Best Friends

I’m sad that I have to say goodbye to another special person today.     My friend Kathy passed away this morning.  I knew she was sick, but I didn’t realize how sick until she went missing and her best friend Donna located her in a local hospital, dying.

I met Kathy before I have memories of life events and we were truly best friends.   When we were in fourth grade Kathy moved away and as any nine year old girl would, I sulked.   I grew up in  one of those inner city places where kids played outside until the streetlights came on and neighbors were in each others business all the time, and always looking out for the kids, my family and Kathy’s family included.   I have no idea how many sleepovers I had with her, but I felt like her sister and I loved her.

When she moved away, long distance phone calling was expensive for our families so  my mother made me use a timer.  I was  allowed just 10 minutes once a week to talk on the phone, and Kathy could do the same to call me, once a week.   She made a new friend named Donna when were around 11 or 12 years old.   I hated this new girl on principal, even though I knew nothing about her.  But then came the day when Donna and I were face to face and what surprised me the most  was how much I liked her.  Even more, I wasn’t at all upset when I saw them together,  Kathy and her new best friend.   Donna did, and still does have a special air of  honest caring that let me know, even at that difficult age that she loved Kathy (and me too by association), and we could all co-exist just fine.   When they left that weekend, because they both lived hours away, Kathy’s mom and dad packed up their station wagon and I waved from the sidewalk.  I said so long, but not goodbye.

Adolescence set in, and Kathy and I didn’t talk much.  I had new friends in high school as did she.   I went to college and started to work and Kathy’s life  moved forward too.  Then one day I got a wedding invitation, to Kathy’s wedding.  I didn’t think she ever really thought about me anymore and I was so excited to see her and her family again.   Her wedding  was pretty, simple, and important.   That’s the metaphor I’d use for Kathy too.  She didn’t ask for much, and she cherished what she had.  At the wedding I saw Donna again, and she  was married by that time.  She had the same light and welcoming naturalness that made me feel sad like I missed something not growing up with them, but that at the same time happy becuase everything I missed was right there.  It was if decades had passed but also as if no time had passed at all.

We got together, the three of us, a couple of times more, but mostly we kept in touch over the last ten years or so via the internet.   I got a message recently from Donna that said, “Call Kathy.”   I looked on Facebook and saw that Kathy had been in poor health, in fact, she had cancer.  That was just two weeks ago.  So I did as Donna suggested and called.  “Kathy!” I said.  “What’ve you been up to besides growing a tumor?”  She laughed and told me that she had been in a lot of pain recently but she also suffered from rheumatoid arthritis, and a host of other ailments so she shrugged off the abdominal pain as a symptom of something less significant than cancer.   But when she finally went to the doctor, she was told she had a very large tumor and that it was malignant.   We kept things as light as we could and her plan was to have surgery to remove the tumor, and then go stay with Donna to recuperate.  We made a plan that I would visit them both while she was there and have a weekend together, like old times.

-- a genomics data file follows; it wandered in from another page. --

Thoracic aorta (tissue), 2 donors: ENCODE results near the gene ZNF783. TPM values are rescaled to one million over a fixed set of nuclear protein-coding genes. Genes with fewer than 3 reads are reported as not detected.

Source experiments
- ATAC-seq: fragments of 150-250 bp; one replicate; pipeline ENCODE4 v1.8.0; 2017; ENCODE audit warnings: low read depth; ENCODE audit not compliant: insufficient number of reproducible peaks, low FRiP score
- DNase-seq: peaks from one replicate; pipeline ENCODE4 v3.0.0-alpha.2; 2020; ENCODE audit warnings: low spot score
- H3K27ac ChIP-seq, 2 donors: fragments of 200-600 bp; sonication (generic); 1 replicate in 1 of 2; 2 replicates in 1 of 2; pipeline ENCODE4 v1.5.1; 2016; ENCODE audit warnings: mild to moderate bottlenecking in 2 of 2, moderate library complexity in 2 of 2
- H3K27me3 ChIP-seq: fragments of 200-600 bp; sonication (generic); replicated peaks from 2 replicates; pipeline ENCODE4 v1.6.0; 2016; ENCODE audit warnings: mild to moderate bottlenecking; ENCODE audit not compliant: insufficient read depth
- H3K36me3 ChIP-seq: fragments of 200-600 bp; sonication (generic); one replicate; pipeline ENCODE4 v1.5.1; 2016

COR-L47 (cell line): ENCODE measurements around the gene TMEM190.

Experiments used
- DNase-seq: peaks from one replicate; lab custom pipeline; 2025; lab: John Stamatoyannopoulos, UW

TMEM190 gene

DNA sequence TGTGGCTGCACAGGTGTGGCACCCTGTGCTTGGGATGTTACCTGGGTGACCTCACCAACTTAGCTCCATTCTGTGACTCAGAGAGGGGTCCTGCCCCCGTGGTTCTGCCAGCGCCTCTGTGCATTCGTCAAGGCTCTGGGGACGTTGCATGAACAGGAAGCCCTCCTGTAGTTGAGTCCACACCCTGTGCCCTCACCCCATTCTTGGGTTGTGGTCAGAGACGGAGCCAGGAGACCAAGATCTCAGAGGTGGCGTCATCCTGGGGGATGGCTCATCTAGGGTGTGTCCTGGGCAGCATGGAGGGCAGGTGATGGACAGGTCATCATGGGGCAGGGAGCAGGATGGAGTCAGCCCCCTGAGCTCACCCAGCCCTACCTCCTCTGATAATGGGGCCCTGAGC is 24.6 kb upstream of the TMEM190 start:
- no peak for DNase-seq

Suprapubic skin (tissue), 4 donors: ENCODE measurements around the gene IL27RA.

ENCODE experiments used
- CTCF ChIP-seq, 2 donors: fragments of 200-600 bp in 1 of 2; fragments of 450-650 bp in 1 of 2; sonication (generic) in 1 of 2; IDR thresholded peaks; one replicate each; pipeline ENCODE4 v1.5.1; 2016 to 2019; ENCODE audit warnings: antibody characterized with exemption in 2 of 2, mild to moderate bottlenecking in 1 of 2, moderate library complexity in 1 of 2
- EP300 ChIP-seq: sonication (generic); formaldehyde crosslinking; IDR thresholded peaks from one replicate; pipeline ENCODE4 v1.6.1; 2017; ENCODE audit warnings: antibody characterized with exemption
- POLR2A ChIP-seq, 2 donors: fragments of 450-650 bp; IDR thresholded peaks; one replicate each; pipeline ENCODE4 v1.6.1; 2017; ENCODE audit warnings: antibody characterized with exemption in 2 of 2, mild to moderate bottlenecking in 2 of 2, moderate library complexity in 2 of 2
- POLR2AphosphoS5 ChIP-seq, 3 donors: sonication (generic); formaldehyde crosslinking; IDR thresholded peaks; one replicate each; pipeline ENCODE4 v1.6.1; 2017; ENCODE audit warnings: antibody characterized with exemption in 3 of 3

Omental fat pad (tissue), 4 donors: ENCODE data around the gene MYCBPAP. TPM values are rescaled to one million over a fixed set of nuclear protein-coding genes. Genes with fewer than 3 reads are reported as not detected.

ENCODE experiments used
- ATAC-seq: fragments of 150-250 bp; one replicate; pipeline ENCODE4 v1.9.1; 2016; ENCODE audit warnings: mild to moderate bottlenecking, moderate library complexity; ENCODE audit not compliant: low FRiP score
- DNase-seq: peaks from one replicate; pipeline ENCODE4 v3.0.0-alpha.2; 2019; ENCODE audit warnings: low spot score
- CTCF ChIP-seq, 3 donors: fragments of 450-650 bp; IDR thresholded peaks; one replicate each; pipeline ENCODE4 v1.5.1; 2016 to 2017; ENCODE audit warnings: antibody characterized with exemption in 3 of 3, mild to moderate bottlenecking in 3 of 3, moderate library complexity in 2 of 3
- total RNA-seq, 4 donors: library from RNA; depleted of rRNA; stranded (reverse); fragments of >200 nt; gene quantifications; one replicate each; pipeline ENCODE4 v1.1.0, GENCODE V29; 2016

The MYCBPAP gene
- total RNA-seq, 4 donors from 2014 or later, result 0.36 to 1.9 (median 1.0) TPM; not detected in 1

Last week we found out that the cancer had spread to Kathy’s liver and lungs as well as her colon.   We had no idea.  When  Donna’s texts and phone calls to Kathy went unanswered it was clear that something else had happened.   I thought Kathy needed time to process her situation,  but Donna didn’t.  She thought to call the hospitals near Kathy’s home and found out that she was in fact in ICU with a bleak outlook.  Donna immediatly drove three hours to see Kathy and once again sent me a text that said “Call.”

I got to talk to Kathy last night and say I love you.  This time I didn’t say so long, but thanks to Donna I got to say goodbye.

What can I say about Kathy?  She was fun, and loyal, and loving, and gone too soon.   She was compassionate and appreciative and lovely.  But what else can I say?  I can say that she had an angel named Donna who I’m so happy was able to be my friend’s friend and in some ways has been my angel too.  Can I say that Kathy was so giving that she shared Donna with me, and as has always been the case, Donna shared her most precious last night with Kathy when she told me to call.  I will always be grateful for them both.

Life is hard, and it’s hard to accept that for some of us, life is short.   Two things stick out for me today.  The first is what my mom said to me after Kathy moved … “If you have are able to have one good friend in your life, one really good friend, that means a lot.”   And the other is from Stephen King, from the book different seasons…

“I never had any friends later on like the ones I had when I was 12 – Jesus, did you?”

― Stephen KingDifferent Seasons


God Bless You Kathy.  I will miss you.


2 thoughts on “Best Friends

  1. Janine Talbot says:

    Beautifully said, Helen. It made me think about the Kathy in my life – a high school friend who also died of cancer. I’m glad you got to say goodbye, and that you and were wise enough to allow a connection with Donna, even at such a young age.

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